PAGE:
“The evidence before us would be sufficient to support these second degree murder verdicts based on a traditional ‘implied malice’ theory,” Goethals wrote. “It is, nevertheless, impossible for us to determine based on this record that no juror relied on the discredited [natural and probable cause] theory in reaching these second degree murder verdicts.”

The Santa Clara County District’s Attorney’s Office has not yet said how it will proceed. Rodriguez’s lawyer, Rebecca P. Jones in San Diego, told Law&Crime Tuesday that the office won’t specially notify the defense of their plans, and a California Supreme Court review could take years.

“If they take it, it could go off into La La Land for years,” Jones said.

Read the full order below:

[Image: screenshot from KPIX 5 TV on YouTube]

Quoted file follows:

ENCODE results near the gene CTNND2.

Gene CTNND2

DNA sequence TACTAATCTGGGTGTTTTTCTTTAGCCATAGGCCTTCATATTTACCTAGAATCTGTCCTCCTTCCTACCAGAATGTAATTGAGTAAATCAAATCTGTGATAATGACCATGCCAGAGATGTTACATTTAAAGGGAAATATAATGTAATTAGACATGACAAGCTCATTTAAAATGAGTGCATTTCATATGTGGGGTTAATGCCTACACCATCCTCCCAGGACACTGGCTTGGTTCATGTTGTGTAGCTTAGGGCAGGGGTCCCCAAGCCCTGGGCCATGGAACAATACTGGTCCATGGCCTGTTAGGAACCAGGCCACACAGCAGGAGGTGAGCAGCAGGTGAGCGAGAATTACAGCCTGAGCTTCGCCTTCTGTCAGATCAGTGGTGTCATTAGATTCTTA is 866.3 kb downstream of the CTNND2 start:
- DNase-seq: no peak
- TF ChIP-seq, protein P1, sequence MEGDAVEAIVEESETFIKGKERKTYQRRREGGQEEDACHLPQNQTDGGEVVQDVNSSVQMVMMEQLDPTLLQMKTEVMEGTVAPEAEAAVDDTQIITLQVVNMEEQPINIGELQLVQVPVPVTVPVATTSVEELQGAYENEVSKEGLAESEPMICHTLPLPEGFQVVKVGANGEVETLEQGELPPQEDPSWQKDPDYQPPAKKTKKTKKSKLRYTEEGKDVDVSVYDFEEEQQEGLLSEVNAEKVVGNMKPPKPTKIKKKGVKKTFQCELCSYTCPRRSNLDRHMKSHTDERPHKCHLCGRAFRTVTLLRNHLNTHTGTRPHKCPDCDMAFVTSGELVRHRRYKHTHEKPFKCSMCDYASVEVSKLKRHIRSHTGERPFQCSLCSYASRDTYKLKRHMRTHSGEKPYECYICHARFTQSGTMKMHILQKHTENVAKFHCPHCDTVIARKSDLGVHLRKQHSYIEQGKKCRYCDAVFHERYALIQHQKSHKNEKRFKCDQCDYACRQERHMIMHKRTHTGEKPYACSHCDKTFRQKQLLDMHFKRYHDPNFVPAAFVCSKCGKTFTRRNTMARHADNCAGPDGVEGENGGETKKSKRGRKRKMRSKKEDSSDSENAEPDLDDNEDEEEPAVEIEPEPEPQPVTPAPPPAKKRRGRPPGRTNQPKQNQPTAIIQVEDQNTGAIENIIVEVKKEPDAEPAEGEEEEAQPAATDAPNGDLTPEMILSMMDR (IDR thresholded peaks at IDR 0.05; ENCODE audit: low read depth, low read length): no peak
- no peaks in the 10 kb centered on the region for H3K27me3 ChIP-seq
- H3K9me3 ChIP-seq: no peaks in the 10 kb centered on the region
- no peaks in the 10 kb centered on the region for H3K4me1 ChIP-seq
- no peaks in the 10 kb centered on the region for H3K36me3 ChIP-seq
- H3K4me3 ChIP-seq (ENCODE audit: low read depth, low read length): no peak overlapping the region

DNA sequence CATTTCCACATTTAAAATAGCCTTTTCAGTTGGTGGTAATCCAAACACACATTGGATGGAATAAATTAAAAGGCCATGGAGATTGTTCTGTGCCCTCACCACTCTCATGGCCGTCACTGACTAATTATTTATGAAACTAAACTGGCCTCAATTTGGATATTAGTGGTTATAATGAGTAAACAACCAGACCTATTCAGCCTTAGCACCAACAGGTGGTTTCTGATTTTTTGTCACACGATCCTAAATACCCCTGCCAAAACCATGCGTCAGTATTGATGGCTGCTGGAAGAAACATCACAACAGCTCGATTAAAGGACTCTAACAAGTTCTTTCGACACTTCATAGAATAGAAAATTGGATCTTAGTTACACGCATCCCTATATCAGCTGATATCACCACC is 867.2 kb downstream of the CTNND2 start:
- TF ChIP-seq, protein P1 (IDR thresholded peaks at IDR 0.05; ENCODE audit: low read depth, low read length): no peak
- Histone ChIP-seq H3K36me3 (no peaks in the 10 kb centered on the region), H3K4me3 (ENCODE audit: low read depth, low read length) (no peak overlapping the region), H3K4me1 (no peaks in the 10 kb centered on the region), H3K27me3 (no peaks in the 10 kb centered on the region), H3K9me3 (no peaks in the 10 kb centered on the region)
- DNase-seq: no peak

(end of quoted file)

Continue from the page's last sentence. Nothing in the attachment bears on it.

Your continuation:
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A graduate of the University of Oregon, Meghann worked at The Spokesman-Review in Spokane, Washington, and the Idaho Statesman in Boise, Idaho, before moving to California in 2013 to work at the Orange County Register. She spent four years as a litigation reporter for the Los Angeles Daily Journal and one year as a California-based editor and reporter for and associated publications such as The National Law Journal and New York Law Journal before joining Law & Crime News. Meghann has written for The Washington Post, Los Angeles Times, The New York Times, Los Angeles Magazine, Bloomberg Law, ABA Journal, The Forward, Los Angeles Business Journal and the Laguna Beach Independent. Her Twitter coverage of federal court hearings in a lawsuit over homelessness in Los Angeles placed 1st in the Los Angeles Press Club's Southern California Journalism Awards for Best Use of Social Media by an Independent Journalist in 2021. An article she freelanced for Los Angeles Times Community News about a debate among federal judges regarding the safety of jury trials during COVID also placed 1st in the Orange County Press Club Awards for Best Pandemic News Story in 2021.